China, India in border skirmish ahead of Xi visit

Hindustan Times | By, New Delhi
Sep 16, 2014 02:15 PM IST

The latest incident highlights the bitter differences between the two Asian giants despite the likely bonhomie that will mark the Chinese president's first Indian visit. India says boundary issue will be discussed during Xi's visit

The Chinese are at it again. Days before President Xi Jinping's arrival in India, possibly with promises of huge investments, his troops were locked eyeball-to-eyeball last week with Indian security forces, an incident serious enough to be escalated to PM Narendra Modi's office.

The face-off started on September 10 around the Line of Actual Control (LAC) in the Chumar sector of eastern Ladakh, an area which has seen a big increase in Chinese activity this year. According to authoritative government sources, a mixed patrol of Indian Army and Indo-Tibetan Border Police (ITBP) troops saw more than 200 Chinese People's Liberation Army (PLA) troops with 12 heavy vehicles including cranes, bulldozers and a Hummer trying to level a rivulet and construct a temporary road two kilometres into Indian territory.

According to the army assessment, this was part of a PLA plan to build a road connecting Manza and Kyenjung outposts on the Chinese side of the LAC with Chepzi on the Indian side and install a surveillance camera for area domination and patrolling.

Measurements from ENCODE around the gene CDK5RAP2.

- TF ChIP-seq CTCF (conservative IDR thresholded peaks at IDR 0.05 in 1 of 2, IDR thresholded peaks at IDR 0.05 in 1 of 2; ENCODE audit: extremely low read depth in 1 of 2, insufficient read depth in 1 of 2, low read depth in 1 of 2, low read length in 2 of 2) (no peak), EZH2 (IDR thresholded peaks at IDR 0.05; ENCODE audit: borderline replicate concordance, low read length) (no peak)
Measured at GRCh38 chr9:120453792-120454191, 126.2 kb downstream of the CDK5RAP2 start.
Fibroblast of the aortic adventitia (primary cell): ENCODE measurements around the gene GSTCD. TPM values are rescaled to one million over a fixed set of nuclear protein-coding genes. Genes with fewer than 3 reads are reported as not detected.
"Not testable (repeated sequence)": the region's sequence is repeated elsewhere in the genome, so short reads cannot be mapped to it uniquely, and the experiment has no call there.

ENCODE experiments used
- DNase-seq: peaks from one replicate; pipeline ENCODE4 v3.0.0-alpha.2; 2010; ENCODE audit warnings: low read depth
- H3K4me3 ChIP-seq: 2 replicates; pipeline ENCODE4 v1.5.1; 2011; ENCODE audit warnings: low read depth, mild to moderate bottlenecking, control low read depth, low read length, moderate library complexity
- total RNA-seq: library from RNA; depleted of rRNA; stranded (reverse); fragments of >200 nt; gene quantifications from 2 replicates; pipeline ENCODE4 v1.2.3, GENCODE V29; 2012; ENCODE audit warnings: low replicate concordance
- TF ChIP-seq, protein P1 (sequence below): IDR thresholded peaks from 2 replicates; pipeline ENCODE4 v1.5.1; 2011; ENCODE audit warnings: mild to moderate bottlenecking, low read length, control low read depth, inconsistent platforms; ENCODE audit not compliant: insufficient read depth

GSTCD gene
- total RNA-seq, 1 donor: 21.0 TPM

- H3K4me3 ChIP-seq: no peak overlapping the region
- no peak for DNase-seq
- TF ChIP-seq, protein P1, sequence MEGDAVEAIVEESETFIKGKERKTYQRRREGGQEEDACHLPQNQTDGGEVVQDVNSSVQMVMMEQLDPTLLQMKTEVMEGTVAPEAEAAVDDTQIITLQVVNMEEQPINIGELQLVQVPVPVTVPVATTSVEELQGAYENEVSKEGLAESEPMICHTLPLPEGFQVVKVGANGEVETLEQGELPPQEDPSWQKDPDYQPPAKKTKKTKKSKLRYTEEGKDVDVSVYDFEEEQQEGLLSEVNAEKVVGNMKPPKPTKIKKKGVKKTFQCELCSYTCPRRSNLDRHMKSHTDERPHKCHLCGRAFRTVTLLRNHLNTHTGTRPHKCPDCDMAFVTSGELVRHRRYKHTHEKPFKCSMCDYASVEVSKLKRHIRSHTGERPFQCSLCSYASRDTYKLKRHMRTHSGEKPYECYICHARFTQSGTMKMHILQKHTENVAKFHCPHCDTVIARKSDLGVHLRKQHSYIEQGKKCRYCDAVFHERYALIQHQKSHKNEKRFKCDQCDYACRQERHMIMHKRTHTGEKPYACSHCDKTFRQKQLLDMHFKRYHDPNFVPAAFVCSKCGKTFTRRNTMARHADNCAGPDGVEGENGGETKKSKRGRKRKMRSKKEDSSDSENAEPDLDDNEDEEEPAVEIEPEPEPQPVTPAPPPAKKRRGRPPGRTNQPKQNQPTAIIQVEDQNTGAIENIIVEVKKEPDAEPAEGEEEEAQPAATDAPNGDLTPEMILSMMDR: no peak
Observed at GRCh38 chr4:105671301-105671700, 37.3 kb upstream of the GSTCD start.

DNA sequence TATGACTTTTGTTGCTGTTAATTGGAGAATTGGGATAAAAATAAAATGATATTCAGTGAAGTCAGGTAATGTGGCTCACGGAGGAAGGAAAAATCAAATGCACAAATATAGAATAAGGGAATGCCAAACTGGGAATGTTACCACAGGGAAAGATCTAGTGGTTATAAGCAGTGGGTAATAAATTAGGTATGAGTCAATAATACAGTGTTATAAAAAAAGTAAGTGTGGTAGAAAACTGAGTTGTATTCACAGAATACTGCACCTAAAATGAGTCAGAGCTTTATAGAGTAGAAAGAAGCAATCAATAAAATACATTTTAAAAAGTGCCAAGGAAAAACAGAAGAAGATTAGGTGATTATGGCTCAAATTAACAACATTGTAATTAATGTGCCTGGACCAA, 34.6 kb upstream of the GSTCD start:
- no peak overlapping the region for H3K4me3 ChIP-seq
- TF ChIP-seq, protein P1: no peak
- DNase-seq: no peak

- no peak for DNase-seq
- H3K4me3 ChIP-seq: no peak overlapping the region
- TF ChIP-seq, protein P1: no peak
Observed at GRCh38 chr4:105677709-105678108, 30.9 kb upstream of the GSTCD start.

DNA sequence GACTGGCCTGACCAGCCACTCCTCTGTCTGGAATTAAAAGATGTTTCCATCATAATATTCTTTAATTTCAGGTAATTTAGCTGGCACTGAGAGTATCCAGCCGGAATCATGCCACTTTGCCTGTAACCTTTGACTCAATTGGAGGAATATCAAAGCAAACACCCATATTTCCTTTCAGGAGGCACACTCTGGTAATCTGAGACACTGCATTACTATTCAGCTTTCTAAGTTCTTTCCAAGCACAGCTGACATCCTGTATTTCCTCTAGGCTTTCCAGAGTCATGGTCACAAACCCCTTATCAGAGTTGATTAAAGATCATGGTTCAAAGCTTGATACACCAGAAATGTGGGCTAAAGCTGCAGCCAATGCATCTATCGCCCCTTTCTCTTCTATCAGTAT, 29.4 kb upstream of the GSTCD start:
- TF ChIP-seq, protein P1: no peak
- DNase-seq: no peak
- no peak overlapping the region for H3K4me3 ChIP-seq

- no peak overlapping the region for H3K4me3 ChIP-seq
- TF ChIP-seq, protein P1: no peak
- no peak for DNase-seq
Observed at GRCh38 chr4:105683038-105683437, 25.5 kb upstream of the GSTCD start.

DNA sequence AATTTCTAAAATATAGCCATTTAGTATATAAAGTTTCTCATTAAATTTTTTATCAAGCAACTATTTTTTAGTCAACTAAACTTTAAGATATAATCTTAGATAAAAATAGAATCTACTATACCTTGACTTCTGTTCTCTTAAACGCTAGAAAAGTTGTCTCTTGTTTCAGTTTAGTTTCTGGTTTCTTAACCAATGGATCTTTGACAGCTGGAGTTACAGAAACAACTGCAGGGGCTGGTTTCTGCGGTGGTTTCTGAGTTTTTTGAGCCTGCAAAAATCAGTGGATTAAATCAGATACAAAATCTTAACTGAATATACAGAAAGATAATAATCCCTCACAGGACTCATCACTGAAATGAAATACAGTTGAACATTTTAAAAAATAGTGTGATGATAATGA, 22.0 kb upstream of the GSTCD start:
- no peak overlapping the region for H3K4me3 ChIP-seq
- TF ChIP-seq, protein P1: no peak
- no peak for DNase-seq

In no mood to allow this, Indian forces confronted the PLA and asked them to withdraw, resulting in no fewer than seven face-offs and even shouting matches. Some 15-20 metres of the temporary track was demolished by the Indian forces during the night of September 10 using heavy equipment.

The latest incident highlights the bitter differences between the two Asian giants despite the likely bonhomie that will mark Xi's first Indian visit. Modi is flying to Ahmedabad to meet Xi, who lands on Wednesday — incidentally the Indian leader's birthday.


More than 130 Indian troops and 230 Chinese were involved in last week's standoff with additional men brought in on both sides as the situation threatened to deteriorate rapidly. But both sides backed off, with the Chinese deploying two surveillance helicopters to confirm whether the Indian Army troopers had withdrawn to its original position. The whole incident spanned five days.

"The Chinese PLA have increased their troop strength seven to nine times in Chumar over the past year and are involved in construction activity across the disputed LAC," said a senior South Block official, adding that between January and August, there had been 42 intrusions by the Chinese compared with nine transgressions during the same period last year.

Despite Indian efforts to exchange maps in the disputed eastern Ladakh or western sector with the Chinese side, Beijing has refused to exchange positions since 2002.

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    Author of Indian Mujahideen: The Enemy Within (2011, Hachette) and Himalayan Face-off: Chinese Assertion and Indian Riposte (2014, Hachette). Awarded K Subrahmanyam Prize for Strategic Studies in 2015 by Manohar Parrikar Institute for Defence Studies and Analyses (MP-IDSA) and the 2011 Ben Gurion Prize by Israel.

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